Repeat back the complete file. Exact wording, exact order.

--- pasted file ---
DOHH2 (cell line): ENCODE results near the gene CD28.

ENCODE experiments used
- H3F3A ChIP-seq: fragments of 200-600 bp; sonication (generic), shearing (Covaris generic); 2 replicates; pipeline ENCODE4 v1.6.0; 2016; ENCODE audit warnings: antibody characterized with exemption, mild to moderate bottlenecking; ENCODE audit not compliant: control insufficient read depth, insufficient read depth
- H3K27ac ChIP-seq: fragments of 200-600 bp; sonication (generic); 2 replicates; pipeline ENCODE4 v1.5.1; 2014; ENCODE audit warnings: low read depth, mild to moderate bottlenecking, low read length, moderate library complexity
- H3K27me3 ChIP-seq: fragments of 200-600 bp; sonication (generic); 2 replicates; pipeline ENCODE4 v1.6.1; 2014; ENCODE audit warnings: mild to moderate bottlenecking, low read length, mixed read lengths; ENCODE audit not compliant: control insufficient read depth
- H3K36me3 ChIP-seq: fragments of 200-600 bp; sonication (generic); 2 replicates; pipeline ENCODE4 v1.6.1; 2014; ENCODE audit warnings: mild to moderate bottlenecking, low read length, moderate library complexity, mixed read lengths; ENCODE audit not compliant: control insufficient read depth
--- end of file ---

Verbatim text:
DOHH2 (cell line): ENCODE results near the gene CD28.

ENCODE experiments used
- H3F3A ChIP-seq: fragments of 200-600 bp; sonication (generic), shearing (Covaris generic); 2 replicates; pipeline ENCODE4 v1.6.0; 2016; ENCODE audit warnings: antibody characterized with exemption, mild to moderate bottlenecking; ENCODE audit not compliant: control insufficient read depth, insufficient read depth
- H3K27ac ChIP-seq: fragments of 200-600 bp; sonication (generic); 2 replicates; pipeline ENCODE4 v1.5.1; 2014; ENCODE audit warnings: low read depth, mild to moderate bottlenecking, low read length, moderate library complexity
- H3K27me3 ChIP-seq: fragments of 200-600 bp; sonication (generic); 2 replicates; pipeline ENCODE4 v1.6.1; 2014; ENCODE audit warnings: mild to moderate bottlenecking, low read length, mixed read lengths; ENCODE audit not compliant: control insufficient read depth
- H3K36me3 ChIP-seq: fragments of 200-600 bp; sonication (generic); 2 replicates; pipeline ENCODE4 v1.6.1; 2014; ENCODE audit warnings: mild to moderate bottlenecking, low read length, moderate library complexity, mixed read lengths; ENCODE audit not compliant: control insufficient read depth